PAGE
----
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New Home Trends for 2016

New Home Trends for 2016
Farmhouse style is one of the biggest trends for 2016 -- as show
The holidays give us some well-deserved time to take a break, spend time with friends and family — and perhaps mull over house projects for the coming year. We consulted design professionals and industry trade shows to get a feel for what the new year will bring.

1. Farmhouse Style
Whether driven by nostalgia for a simpler time, or the appeal of clean lines and straightforward shape, the traditional farmhouse is having a moment. Farmhouse plans are among the most popular at, and fancy farmhouses are showing up all over town. With a standing-seam metal roof and durable cement-board siding, the new farmhouse is also built to last.

This contemporary farmhouse by Tim Brown Architecture of Austin, Texas, has deep overhangs to promote natural cooling. Photography by Casey Fry. 

2. Moving Outside
What can we look forward to at January's Kitchen & Bath Industry Show (KBIS)? An emphasis on products for outdoor living. "It’s no longer about what grill are people buying for their backyard, it's about bringing the entire kitchen experience outdoors. Everything from weatherproof cabinets to dishwashers, refrigerators, and
even pizza ovens,” says Brian Pagel, vice president of the kitchen and bath group at Emerald Expositions. Furniture manufacturers have also taken note: the newest collections are trim and elegant enough to work indoors.

Pieces in the Island Estate Veranda line by Tommy Bahama look like they're made from bamboo, but the frames are actually weather-resistant aluminum.

3. Into the Woods
Since today's residential architecture emphasizes a lot of natural light, there's less of a need to paint everything white to make a space feel brighter. "The pendulum swings back and forth," says certified kitchen-and-bath designer Mary Jo Camp, who is based in Charlotte, North Carolina. "In cabinetry, we're seeing furniture-quality woods like walnut and mahogany, as well as darker stains."

A transitional kitchen by Plain & Fancy Custom Cabinetry of Schaefferstown, Pennsylvania, features walnut cabinetry with milk-glass inserts.

4. Multitasking Sinks
Given all the work that happens here, can the kitchen sink ever be too big? Taking the sink to the next level is a Tulsa, Oklahoma company called The Galley Sink. Originally designed to create more workspace in a small kitchen, these sink "workstations" have two tiers of cutting boards, drying racks, colanders and other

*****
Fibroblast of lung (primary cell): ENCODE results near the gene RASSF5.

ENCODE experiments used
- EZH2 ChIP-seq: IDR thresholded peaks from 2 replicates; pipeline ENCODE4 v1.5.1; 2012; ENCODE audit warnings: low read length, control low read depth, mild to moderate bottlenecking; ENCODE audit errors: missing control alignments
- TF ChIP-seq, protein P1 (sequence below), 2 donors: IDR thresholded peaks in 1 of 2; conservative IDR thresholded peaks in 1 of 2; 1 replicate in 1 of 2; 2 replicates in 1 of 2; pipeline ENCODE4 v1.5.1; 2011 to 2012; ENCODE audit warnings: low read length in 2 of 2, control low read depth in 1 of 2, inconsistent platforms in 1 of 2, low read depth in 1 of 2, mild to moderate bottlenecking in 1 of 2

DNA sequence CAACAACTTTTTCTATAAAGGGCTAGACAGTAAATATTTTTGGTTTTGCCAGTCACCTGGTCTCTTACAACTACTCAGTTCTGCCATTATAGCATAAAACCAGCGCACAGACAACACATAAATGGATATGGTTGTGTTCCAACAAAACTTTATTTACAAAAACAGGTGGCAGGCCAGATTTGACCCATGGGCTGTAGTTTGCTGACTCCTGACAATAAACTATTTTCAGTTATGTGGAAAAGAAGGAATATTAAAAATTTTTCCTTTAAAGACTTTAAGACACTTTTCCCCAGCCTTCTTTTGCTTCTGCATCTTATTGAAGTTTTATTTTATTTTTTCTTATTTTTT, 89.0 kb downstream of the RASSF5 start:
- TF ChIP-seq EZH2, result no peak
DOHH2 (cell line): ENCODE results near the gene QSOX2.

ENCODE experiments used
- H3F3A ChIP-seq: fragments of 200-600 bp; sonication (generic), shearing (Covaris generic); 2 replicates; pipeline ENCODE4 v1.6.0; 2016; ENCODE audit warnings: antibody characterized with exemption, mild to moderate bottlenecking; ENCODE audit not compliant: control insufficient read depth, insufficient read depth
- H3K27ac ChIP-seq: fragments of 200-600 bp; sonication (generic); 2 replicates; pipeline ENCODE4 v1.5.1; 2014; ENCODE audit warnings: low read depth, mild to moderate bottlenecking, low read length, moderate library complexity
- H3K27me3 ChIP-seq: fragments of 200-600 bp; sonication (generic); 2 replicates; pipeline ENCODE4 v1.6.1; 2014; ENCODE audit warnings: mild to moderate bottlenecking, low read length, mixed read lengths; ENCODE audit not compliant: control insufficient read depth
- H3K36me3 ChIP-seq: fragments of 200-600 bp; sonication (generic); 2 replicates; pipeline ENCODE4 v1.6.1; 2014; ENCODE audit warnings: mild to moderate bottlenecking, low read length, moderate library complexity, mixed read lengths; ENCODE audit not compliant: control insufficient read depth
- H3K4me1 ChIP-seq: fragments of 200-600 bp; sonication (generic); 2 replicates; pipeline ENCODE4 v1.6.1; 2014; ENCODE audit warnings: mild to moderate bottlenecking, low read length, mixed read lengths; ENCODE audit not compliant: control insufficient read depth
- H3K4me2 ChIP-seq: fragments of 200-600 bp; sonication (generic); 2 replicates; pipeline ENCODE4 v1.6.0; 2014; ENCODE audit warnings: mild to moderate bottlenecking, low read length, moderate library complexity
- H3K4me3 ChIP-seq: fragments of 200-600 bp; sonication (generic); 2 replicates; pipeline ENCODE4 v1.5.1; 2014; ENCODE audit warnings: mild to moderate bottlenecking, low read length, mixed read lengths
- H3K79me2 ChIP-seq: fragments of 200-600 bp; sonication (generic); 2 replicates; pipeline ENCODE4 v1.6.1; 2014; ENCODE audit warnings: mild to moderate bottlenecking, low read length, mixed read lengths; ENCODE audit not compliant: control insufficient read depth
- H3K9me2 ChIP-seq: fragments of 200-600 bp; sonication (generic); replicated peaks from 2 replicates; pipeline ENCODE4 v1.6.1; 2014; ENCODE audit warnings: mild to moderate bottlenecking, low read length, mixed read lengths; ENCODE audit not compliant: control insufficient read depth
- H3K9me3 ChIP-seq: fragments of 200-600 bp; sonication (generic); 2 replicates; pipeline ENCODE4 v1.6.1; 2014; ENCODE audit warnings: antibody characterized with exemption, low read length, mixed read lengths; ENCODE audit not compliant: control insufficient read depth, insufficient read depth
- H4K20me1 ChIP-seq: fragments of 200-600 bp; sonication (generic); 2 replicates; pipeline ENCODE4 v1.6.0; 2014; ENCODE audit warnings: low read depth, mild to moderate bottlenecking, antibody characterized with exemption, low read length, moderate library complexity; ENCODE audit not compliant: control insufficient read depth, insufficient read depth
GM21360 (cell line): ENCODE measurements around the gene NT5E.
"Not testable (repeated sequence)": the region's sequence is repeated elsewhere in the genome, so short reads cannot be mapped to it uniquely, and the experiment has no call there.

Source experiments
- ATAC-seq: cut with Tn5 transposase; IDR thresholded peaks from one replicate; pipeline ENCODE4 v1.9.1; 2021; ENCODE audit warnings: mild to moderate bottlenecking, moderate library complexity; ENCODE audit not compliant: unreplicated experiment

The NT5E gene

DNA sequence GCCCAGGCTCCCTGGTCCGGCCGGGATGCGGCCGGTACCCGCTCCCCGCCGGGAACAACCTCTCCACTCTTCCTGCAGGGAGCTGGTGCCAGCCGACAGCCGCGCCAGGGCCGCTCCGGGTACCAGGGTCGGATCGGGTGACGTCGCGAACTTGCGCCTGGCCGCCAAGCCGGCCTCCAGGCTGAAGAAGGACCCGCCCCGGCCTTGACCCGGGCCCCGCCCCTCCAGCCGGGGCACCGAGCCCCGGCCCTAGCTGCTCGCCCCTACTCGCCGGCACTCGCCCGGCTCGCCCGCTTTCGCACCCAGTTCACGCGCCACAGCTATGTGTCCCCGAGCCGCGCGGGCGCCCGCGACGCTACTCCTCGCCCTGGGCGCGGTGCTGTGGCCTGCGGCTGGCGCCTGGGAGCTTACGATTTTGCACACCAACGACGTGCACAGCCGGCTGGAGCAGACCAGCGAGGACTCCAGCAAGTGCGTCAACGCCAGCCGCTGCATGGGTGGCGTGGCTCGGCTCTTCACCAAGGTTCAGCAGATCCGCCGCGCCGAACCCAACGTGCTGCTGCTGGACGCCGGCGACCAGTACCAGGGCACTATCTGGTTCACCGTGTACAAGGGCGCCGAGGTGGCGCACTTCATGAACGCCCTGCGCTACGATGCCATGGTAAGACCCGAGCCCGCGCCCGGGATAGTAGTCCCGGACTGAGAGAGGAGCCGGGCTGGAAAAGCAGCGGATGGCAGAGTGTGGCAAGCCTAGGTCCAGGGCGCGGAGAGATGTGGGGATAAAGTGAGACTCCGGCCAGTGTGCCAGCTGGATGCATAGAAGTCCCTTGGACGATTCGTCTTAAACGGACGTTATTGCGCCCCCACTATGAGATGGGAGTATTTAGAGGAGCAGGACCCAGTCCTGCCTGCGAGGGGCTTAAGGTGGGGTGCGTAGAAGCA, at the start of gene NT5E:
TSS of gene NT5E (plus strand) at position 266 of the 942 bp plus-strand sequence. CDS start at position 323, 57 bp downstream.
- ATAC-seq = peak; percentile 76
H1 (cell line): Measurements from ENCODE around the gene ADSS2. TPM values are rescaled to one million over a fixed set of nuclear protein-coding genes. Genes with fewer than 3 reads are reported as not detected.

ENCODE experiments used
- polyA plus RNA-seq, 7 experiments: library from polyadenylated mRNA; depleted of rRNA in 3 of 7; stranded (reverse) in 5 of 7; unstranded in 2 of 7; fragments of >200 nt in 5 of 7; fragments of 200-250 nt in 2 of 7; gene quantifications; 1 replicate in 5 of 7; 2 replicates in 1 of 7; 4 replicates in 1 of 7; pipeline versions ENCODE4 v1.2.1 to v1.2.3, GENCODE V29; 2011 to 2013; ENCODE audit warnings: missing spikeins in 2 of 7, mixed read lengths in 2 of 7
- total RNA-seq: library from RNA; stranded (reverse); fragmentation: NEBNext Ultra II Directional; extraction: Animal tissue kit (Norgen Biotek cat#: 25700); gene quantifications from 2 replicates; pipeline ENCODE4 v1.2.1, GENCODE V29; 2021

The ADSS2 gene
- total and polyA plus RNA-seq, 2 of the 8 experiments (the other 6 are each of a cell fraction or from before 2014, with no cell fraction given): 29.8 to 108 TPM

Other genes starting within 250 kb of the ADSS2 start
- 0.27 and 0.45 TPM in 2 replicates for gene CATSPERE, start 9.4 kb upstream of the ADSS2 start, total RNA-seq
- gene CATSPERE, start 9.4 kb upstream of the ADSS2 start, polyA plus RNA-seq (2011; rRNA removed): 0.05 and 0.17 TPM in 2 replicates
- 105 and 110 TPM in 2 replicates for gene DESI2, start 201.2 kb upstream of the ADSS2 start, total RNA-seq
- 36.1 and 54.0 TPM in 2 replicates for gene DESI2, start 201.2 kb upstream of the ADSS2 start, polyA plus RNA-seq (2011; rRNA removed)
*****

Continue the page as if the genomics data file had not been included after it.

accessories that slide back and forth, letting you reconfigure the sink for whatever you need to do.

The Galley Sink workstations can go from prep station into serving buffet, thanks to removable condiment trays and ice bin-dividers.

5. The Expanding Shower
Reflecting how often we use it, the shower is getting proportionally bigger in the modern bathroom. Even though it's larger, a curbless shower without a door keeps the space relatively open and uninterrupted. If you have room, a sculptural freestanding tub is a wonderful addition, but those large built-in tubs are going by the wayside. Meanwhile, wall-hung toilets are increasingly popular because they take up less space and make cleaning easier.

Berkeley, California-based designer Lori Pepe-Lunché removed a built-in tub to create a spacious shower tiled in Carrara marble. Photography by Muffy Kibbey.

6. Looking Good from All Angles
When homes have open floor plans and great rooms, furniture often needs to do double-duty as room dividers, points out Baton Rouge, Louisiana-based interior decorator Arianne Bellizaire. Plan ahead and choose pieces that have flexibility and don't have to be positioned against a wall. Look for chairs and sofas with interesting details that break up their mass, and desks that work in the center of a space.

The midcentury-inspired Raleigh sofa from Design Within Reach has an exposed wood frame that gives it visual appeal from the back.

7. Handcrafted Accessories
A counterpoint to the vast number of mass-produced items in our lives, objects that represent traditional craft and handiwork have more resonance than ever. Consider tied-dyed and wool-felt textiles; stools and end tables made of hammered metal or carved out of wood or stone; and hand-glazed ceramics and woven baskets.

Atlanta, Georgia-based Currey & Company's bestselling Fête table lamp is ceramic with an organic blue glaze.

New Home Trends for 2016 Inspiration

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